Fanny snapped her mouth shut. Mrs. Jones had no children of her own despite being married for nearly twenty years. 
"Now, when I tell you, push,” Mrs. Jones instructed her. Fanny steeled herself and waited.
"Push, Mrs. Bennet!” cried the midwife.
Fanny bore down again, screaming in pain. The lusty wails of a second child filled the room, and she collapsed in exhaustion. 
“You have a fine, strong son, madam,” Mrs. Jones said tenderly.
Fanny lifted her head weakly. “A son?” she sniffed. “Truly?”
“Yes,” Mrs. Jones replied. “And I must say, he has the handsome looks of his parents about him.”              “Twins! A boy and a girl,” Fanny sighed. The crying had ceased, and two more maids appeared in the room to assist their mistress to her bed. Clean linens replaced the soiled bedclothes, and a fresh nightgown was placed upon Mrs. Bennet. Before she knew it, Fanny was propped up on pillows and her babies were placed in her arms.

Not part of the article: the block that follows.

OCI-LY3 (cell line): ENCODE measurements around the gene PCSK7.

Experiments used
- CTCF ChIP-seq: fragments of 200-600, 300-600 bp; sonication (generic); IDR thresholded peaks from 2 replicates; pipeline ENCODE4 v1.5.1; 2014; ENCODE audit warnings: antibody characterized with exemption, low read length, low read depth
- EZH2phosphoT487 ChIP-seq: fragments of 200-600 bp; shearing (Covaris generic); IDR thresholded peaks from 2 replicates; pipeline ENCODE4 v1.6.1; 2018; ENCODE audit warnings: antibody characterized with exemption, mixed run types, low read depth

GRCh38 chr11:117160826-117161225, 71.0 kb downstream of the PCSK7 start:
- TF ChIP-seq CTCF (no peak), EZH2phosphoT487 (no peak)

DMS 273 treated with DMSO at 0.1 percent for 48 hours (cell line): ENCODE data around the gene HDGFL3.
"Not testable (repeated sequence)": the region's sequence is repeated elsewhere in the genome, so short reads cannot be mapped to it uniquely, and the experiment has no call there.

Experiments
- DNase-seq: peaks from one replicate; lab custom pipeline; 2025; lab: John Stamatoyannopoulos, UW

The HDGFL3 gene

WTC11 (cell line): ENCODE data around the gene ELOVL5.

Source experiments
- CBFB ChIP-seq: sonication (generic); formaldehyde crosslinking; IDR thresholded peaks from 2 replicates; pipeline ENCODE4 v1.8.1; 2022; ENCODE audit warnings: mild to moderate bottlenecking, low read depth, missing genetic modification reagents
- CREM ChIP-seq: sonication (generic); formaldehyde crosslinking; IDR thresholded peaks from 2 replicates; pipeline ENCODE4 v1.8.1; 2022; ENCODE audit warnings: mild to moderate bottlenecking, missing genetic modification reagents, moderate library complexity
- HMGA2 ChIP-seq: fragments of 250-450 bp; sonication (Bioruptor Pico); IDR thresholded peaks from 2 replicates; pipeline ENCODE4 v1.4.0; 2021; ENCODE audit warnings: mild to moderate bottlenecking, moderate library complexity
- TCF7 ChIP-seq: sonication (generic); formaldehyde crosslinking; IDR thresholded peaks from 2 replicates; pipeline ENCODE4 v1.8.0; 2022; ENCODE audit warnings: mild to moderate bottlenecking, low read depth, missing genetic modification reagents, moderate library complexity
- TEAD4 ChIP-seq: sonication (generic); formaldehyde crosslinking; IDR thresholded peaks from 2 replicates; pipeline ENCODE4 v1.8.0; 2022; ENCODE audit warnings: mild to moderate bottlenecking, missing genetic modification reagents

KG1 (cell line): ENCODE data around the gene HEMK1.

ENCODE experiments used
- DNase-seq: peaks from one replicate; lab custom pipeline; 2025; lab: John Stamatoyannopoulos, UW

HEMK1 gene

“You hold the girl for now, Mrs. Jones,” Fanny instructed. “I wish to look upon my son.”
 Mrs. Jones took the girl child from her mother, stroking the small patch of dark curls that adorned the top of her head. 
"I shall just inform Mr. Bennet,” she murmured.
Fanny paid her no mind so fixed was her gaze upon her infant son.
“We are saved,” she breathed. “We are saved from the entail.”
Thomas Bennet stood from his chair and moved to answer the knock at the door that stood between his chamber and his wife’s. He wrenched it open and found Mrs. Jones, the midwife waiting.
“Is my wife…?” he asked, trailing off.
“Mrs. Bennet is well,” Mrs. Jones replied. “She is with your son.”
“My son?” Thomas repeated stupidly. He looked down at the bundle the midwife held in her arms.
“Yes,” Mrs. Jones said. “And here is your daughter.” She handed Mr. Bennet the bundle in her arms with little ceremony. “Your wife has given you twins, sir,” she continued. “This little miss was born first, followed by a healthy little boy.” Thomas gazed adoringly at the tiny girl in his arms. “She is beautiful,” he breathed. “Thank you, Mrs. Jones.”